'We have the people': Bernie Sanders raises $15 million for 2016 campaign in two months
Democratic presidential candidate and U.S. Senator Bernie Sanders (I-VT) acknowledges the audience's applause at a campaign event in Des Moines, Iowa, United States, June 12, 2015. REUTERS/Jim Young

U.S. Senator Bernie Sanders of Vermont has raised $15 million from about 250,000 individual donors in the two months since he announced he was seeking the Democratic Party's nomination to run for president, the Sanders campaign said on Thursday.

Nearly all of the 400,000 contributions received since his announcement on April 30 were for $250 or less and the average donation was less than $34, the campaign said. The donations were made almost entirely through the Internet, it said.

The total for Sanders, who is popular with the Democratic Party's liberal wing, is one-third of the $45 million that front runner Hillary Clinton's campaign said she raised since April.

Sanders is trying to challenge Clinton by building grassroots support in the states that hold the first nominating contests ahead of the general election in November 2016.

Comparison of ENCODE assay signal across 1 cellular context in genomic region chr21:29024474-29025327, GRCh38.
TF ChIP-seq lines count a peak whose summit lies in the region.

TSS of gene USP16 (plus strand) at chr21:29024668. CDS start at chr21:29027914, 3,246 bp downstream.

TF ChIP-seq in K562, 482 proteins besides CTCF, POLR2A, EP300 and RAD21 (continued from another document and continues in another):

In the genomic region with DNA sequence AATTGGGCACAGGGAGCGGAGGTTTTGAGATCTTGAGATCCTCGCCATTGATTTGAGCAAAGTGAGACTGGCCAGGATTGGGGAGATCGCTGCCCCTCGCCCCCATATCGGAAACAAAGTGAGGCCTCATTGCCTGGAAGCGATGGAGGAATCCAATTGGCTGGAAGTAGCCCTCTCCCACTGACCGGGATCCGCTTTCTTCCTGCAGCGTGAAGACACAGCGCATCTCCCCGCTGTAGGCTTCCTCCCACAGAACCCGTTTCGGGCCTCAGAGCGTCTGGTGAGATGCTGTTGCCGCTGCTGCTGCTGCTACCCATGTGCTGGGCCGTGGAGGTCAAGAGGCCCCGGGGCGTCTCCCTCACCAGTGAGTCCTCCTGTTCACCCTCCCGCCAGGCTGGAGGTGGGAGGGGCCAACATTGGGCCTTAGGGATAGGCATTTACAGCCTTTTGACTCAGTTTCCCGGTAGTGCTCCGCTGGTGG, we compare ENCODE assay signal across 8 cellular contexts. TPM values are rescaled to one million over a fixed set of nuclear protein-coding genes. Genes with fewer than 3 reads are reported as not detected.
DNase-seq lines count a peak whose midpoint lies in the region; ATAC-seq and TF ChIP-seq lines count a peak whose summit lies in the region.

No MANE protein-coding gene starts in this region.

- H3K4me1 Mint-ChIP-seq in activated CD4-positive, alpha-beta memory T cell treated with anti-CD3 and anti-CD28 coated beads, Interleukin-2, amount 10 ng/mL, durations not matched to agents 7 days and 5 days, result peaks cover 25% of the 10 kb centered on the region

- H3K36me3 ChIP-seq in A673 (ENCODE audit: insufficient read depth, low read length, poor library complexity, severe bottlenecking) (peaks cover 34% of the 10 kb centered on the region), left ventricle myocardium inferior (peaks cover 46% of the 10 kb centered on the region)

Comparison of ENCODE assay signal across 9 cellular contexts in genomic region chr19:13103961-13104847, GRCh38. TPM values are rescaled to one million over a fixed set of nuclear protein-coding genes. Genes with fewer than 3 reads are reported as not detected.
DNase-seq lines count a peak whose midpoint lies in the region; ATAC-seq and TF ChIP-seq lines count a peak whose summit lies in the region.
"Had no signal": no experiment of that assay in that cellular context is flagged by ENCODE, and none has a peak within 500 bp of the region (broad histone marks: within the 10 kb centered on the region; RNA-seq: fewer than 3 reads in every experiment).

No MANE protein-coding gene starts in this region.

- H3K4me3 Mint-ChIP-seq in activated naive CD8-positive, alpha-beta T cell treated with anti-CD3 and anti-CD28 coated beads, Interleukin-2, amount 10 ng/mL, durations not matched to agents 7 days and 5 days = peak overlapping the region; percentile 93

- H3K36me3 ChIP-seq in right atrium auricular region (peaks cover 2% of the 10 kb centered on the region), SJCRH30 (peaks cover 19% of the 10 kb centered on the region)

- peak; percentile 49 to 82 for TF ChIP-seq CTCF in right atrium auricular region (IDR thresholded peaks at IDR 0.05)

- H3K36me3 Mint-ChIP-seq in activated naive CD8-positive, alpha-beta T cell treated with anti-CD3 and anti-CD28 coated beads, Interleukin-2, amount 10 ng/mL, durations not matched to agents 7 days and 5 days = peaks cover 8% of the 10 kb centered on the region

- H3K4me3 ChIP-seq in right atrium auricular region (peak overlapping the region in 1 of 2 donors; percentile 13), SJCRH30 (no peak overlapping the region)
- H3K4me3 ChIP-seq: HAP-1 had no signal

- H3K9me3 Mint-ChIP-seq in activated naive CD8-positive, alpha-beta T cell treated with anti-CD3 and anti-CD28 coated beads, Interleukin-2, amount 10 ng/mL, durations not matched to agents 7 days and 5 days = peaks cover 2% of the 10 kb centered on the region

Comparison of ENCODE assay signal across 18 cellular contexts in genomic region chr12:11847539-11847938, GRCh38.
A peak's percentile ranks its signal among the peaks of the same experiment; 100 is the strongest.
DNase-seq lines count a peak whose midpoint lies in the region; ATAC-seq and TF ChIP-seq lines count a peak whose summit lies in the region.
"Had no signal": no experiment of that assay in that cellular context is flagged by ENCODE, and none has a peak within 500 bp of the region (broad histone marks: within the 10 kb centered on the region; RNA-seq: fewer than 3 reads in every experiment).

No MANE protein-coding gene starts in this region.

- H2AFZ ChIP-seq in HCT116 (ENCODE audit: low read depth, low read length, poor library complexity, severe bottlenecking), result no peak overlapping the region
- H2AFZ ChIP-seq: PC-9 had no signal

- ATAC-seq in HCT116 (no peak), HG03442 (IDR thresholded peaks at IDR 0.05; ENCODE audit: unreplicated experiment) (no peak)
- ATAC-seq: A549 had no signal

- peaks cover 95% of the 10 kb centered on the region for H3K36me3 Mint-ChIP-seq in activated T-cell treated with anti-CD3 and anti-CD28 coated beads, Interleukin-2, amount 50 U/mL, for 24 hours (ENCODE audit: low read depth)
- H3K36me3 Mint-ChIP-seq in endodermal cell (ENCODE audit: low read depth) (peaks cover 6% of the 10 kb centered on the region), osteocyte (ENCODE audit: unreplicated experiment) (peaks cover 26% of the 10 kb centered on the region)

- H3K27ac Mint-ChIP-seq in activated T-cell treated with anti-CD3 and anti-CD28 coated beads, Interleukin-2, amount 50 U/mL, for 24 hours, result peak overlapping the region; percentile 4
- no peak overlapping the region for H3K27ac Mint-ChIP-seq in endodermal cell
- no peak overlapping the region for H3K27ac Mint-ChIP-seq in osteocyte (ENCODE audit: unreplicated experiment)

Both campaigns said their figures showed broad-based popular support. Clinton's campaign said 91 percent of her donations were $100 or less, but did not break down the total number of donors or the average donation.

Presidential candidates must report fundraising figures for the fiscal quarter ending on June 30 to the Federal Election Commission by July 15. The tallies are viewed as an early indicator of a candidate's appeal and staying power in the race.

Sanders has been drawing large crowds in the early voting states of New Hampshire and Iowa. Nearly 10,000 people attended a campaign stop on Wednesday evening in Madison, Wisconsin.

Still, he faces a difficult challenge catching Clinton. The $45 million raised so far by her campaign is just a portion of the support she will receive, with much coming from outside political groups.

Large political action committees (Super PACs) backing various candidates are expected to eventually raise far more than the candidates themselves. Several that support Clinton are expected to announce raising $24 million in the quarter ending June 30, according to sources familiar with their fundraising.

Sanders has said he does not want Super PAC support.

"I am more than aware that my opponents will be able to outspend us," Sanders said in Madison. "They may have the money, but we have the people. And when the people stand together, we can win."